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271
Clocking Design and Analysis for a 600MHz Alpha Microprocessor
, 1998
"... Design, analysis, and verification of the clock hierarchy on a 600MHz Alpha microprocessor is presented. The clock hierarchy includes a gridded global clock, gridded major clocks, and many local clocks and local conditional clocks, which together improve performance and power at the cost of verific ..."
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Cited by 50 (1 self)
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Design, analysis, and verification of the clock hierarchy on a 600MHz Alpha microprocessor is presented. The clock hierarchy includes a gridded global clock, gridded major clocks, and many local clocks and local conditional clocks, which together improve performance and power at the cost of verification complexity. Performance is increased with a windowpane arrangement of global clock drivers for lowering skew and employing local clocks for time borrowing. Power is reduced by using major clocks and local conditional clocks. Complexity is managed by partitioning the analysis depending on the type of clock. Design and characterization of global and major clocks use both an AWEsimbased computeraided design (CAD) tool and SPICE. Design verification of local clocks relies on SPICE along with a timingbased methodology CAD tool that includes datadependent coupling, datadependent gate loads, and resistance effects.
Krylov Subspace Techniques for ReducedOrder Modeling of Nonlinear Dynamical Systems
 Appl. Numer. Math
, 2002
"... Means of applying Krylov subspace techniques for adaptively extracting accurate reducedorder models of largescale nonlinear dynamical systems is a relatively open problem. There has been much current interest in developing such techniques. We focus on a bilinearization method, which extends Kry ..."
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Cited by 50 (3 self)
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Means of applying Krylov subspace techniques for adaptively extracting accurate reducedorder models of largescale nonlinear dynamical systems is a relatively open problem. There has been much current interest in developing such techniques. We focus on a bilinearization method, which extends Krylov subspace techniques for linear systems. In this approach, the nonlinear system is first approximated by a bilinear system through Carleman bilinearization. Then a reducedorder bilinear system is constructed in such a way that it matches certain number of multimoments corresponding to the first few kernels of the VolterraWiener representation of the bilinear system. It is shown that the twosided Krylov subspace technique matches significant more number of multimoments than the corresponding oneside technique.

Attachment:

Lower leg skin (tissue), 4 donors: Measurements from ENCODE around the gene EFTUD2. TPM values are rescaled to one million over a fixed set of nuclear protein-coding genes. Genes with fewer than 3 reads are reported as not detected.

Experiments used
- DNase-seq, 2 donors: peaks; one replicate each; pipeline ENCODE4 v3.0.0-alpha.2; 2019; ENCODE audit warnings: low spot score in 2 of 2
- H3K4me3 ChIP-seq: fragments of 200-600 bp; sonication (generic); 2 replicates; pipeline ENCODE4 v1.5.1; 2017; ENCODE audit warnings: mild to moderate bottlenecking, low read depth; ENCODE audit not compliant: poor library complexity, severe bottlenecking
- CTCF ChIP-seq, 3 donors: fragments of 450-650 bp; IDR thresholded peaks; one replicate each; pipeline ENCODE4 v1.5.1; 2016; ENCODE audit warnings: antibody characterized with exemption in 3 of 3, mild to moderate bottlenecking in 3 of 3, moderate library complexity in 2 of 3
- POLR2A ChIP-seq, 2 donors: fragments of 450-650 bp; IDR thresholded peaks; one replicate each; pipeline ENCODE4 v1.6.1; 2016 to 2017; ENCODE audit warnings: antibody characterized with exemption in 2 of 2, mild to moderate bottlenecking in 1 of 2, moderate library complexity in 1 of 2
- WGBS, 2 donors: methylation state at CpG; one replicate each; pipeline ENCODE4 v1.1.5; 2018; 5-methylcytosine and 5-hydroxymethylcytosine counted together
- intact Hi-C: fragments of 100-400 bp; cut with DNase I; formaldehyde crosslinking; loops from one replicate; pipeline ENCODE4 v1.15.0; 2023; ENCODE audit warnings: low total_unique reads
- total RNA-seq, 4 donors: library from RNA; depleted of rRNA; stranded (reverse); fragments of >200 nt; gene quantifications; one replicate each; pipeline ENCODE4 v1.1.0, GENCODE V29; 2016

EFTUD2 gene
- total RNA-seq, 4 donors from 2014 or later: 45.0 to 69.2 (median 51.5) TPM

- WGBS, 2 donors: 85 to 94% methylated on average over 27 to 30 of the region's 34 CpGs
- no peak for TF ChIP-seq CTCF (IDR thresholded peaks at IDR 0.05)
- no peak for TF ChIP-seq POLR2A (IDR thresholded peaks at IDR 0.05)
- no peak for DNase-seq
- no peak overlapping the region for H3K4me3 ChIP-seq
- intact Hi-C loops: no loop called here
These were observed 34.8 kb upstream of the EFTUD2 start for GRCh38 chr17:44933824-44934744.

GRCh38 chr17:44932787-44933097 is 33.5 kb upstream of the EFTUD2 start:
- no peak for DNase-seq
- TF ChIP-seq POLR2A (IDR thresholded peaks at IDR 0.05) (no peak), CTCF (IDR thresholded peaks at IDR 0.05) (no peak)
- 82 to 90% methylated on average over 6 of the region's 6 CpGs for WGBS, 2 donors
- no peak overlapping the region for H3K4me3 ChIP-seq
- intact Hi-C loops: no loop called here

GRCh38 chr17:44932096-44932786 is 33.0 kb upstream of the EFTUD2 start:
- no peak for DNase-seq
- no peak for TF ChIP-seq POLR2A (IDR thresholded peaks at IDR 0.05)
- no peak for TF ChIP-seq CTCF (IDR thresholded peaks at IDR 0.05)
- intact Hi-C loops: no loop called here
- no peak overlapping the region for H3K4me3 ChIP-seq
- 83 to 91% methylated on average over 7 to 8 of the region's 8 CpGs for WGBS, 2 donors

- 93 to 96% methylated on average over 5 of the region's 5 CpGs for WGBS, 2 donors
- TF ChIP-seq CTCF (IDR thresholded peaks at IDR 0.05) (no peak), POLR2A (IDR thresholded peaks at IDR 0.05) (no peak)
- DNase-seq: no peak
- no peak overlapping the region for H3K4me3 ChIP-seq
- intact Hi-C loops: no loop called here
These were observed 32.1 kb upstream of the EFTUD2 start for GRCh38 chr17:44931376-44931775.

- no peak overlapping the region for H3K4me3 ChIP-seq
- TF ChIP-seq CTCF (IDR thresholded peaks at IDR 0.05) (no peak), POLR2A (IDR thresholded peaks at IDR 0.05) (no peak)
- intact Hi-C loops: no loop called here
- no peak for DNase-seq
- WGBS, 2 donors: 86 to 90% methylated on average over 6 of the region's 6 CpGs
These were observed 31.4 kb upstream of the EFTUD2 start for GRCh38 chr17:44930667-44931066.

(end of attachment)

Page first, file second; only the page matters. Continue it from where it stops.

Calculating WorstCase Gate Delays Due to Dominant Capacitance Coupling
, 1997
"... In this paper we develop a gate level model that allows us to determine the best and worst case delay when there is dominant interconnect coupling. Assuming that the gate input windows of transition are known, the model can predict the worst and best case noise, as well as the worst and best case im ..."
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Cited by 47 (2 self)
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In this paper we develop a gate level model that allows us to determine the best and worst case delay when there is dominant interconnect coupling. Assuming that the gate input windows of transition are known, the model can predict the worst and best case noise, as well as the worst and best case impact on delay. This is done in terms of a Ceff based gate model under general RC interconnect loading conditions. I. INTRODUCTION As IC dimensions scale to the deep submicron range, their multilevel interconnects are constructed such that the coupling capacitance becomes the dominant component of load capacitance. This effect is largely the result of the increased ratio between the lateral and the vertical capacitance of the line. The increased number of metal layers is the other source of coupling capacitance problems, since there is a reduced likelihood of a nearby "ground plan." The lateral capacitance is increased by the relative increase in the metal thickness with respect to line sp...
Algorithms for Model Reduction of Large Dynamical Systems
, 1999
"... Three algorithms for the model reduction of largescale, continuoustime, timeinvariant, linear, dynamical systems with a sparse or structured transition matrix and a small number of inputs and outputs are described. They rely on low rank approximations to the controllability and observability Gram ..."